Date of Award




Document Type


Degree Name

Doctor of Philosophy (PhD)


Department of Nanoscale Science and Engineering


Nanoscale Sciences

Content Description

1 online resource (xi, 61 pages) : illustrations (some color)

Dissertation/Thesis Chair

Vincent P LaBella

Committee Members

Bradley L Thiel, Richard J Matyi, Alain C Diebold, James B Hannon


Attenuation, Hot Electron, Interface Band Structure, Parallel momentum conservation, Scattering, Nanostructured materials, Electron transport, Energy-band theory of solids

Subject Categories

Nanoscience and Nanotechnology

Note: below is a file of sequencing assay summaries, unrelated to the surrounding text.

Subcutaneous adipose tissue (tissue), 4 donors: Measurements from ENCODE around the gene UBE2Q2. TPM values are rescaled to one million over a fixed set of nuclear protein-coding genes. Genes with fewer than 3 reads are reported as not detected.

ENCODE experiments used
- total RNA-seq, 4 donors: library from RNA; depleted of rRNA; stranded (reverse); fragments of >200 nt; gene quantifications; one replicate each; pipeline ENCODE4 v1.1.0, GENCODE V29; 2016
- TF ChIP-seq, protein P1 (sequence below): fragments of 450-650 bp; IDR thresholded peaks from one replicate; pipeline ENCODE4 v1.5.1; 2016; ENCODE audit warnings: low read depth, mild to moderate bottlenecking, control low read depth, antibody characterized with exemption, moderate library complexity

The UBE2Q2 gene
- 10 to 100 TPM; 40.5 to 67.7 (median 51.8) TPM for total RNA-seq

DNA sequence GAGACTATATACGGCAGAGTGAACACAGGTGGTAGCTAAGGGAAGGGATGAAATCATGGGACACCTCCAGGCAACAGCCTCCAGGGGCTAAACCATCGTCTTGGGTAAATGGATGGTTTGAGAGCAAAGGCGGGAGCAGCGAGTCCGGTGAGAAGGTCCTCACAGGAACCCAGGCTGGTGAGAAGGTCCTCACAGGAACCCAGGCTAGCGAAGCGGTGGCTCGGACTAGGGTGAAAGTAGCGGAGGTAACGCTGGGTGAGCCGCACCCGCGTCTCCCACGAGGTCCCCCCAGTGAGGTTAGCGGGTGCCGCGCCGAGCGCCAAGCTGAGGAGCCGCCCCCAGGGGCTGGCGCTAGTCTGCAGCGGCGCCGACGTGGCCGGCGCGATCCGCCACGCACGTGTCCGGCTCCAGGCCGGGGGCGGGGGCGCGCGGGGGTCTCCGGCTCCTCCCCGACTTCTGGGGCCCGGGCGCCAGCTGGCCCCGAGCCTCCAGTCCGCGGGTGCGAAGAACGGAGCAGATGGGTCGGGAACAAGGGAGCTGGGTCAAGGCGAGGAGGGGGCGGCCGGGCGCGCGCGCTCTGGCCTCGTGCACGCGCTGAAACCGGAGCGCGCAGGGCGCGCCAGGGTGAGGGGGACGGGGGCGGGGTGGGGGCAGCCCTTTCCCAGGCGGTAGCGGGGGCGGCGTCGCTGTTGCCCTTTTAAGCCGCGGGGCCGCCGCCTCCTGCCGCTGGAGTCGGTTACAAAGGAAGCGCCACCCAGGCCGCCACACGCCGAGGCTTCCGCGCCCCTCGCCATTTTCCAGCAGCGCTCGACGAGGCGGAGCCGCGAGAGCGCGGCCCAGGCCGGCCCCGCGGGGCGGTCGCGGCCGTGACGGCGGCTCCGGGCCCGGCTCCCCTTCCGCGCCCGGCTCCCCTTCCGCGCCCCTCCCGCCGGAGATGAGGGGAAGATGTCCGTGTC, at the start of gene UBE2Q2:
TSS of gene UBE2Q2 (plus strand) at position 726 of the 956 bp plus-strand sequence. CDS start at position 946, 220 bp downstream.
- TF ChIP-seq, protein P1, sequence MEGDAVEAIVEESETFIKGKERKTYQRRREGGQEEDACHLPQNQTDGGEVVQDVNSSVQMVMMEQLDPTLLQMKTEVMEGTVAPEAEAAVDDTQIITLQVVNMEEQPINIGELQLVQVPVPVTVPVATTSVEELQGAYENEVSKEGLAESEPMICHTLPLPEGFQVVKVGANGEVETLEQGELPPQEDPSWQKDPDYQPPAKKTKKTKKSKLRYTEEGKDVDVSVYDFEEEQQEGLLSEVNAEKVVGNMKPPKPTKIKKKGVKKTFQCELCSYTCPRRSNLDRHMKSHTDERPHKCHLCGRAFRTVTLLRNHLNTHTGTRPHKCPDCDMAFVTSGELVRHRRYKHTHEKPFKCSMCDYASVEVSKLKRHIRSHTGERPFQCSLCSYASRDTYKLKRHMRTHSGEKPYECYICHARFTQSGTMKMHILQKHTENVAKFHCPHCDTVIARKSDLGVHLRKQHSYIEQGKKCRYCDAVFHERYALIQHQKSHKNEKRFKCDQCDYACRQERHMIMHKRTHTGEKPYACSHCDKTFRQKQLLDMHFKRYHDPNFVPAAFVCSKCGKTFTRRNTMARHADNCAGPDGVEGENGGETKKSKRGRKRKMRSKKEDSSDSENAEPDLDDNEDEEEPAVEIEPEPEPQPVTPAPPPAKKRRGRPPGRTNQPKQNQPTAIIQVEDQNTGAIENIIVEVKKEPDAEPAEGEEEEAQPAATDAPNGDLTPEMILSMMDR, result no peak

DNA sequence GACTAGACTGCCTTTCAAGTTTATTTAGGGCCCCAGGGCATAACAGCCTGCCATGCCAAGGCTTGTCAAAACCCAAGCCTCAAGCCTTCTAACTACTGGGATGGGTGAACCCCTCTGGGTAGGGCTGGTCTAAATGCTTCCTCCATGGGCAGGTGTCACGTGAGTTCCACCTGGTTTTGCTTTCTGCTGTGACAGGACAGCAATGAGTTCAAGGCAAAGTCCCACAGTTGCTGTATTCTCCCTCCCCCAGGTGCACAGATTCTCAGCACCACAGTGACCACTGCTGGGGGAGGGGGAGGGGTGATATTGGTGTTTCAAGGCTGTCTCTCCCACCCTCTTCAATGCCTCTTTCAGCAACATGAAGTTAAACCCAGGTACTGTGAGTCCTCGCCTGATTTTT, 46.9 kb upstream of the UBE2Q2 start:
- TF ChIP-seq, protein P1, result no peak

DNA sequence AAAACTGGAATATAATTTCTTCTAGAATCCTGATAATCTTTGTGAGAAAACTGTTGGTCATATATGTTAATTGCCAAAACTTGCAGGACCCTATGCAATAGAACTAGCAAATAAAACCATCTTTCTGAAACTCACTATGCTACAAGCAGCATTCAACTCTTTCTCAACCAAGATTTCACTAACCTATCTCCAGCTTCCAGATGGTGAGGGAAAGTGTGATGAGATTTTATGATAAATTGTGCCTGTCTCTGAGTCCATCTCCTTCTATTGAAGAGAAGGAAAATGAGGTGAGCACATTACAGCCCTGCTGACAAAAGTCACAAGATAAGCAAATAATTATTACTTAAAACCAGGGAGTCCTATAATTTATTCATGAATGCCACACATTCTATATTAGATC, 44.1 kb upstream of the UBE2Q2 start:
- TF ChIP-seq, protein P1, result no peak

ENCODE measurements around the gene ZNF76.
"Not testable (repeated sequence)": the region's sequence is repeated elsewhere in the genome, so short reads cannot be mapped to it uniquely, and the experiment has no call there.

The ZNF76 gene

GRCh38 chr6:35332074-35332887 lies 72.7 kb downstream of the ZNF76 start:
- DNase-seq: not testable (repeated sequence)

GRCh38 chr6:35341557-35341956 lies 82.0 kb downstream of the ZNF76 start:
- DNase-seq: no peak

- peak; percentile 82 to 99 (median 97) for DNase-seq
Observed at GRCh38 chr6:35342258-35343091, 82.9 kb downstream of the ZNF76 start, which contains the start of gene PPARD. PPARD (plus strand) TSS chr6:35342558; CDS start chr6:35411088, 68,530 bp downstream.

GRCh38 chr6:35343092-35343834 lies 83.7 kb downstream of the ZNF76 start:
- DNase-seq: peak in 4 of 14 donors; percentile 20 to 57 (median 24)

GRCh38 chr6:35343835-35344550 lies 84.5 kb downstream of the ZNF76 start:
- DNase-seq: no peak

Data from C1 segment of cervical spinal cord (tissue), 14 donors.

Knowledge of electron transport through materials and interfaces is fundamentally and technologically important. For example, metal interconnects within integrated circuits suffer increasingly from electromigration and signal delay due to an increase in resistance from grain boundary and sidewall scattering since their dimensions are becoming shorter than the electron mean free path. Additionally, all semiconductor based devices require the transport of electrons through materials and interfaces where scattering and parallel momentum conservation are important. In this thesis, the inelastic and elastic scattering of hot electrons are studied in nanometer thick copper, silver and gold films deposited on silicon substrates. Hot electrons are electron with energy greater than kBT above the Fermi level (EF). This work was performed utilizing ballistic electron emission microscopy (BEEM) which is a three terminal scanning tunneling microscopy (STM) technique that measures the percentage of hot electrons transmitted across a Schottky barrier interface. Hot electron attenuation lengths of the metals were extracted by measuring the BEEM current as a function of metal overlayer thickness for both hot electron and hot hole injection at 80 K and under ultra high vacuum. The inelastic and elastic scattering lengths were extracted by fitting the energetic dependence of the measured attenuation lengths to a Fermi liquid based model. A sharp increase in the attenuation length is observed at low injection energies, just above the Schottky barrier height, only for metals on Si(001) substrates. In contrast, the attenuation length measured on Si(111) substrates shows a sharp decrease. These results indicate that interface band structure and parallel momentum conservation have significant impact upon the transport of hot electrons across non epitaxial metal-semiconductor interfaces. In addition, they help to separate effects upon hot electron transport that are inherent to the metal film from those associated with the interface and it's band structure.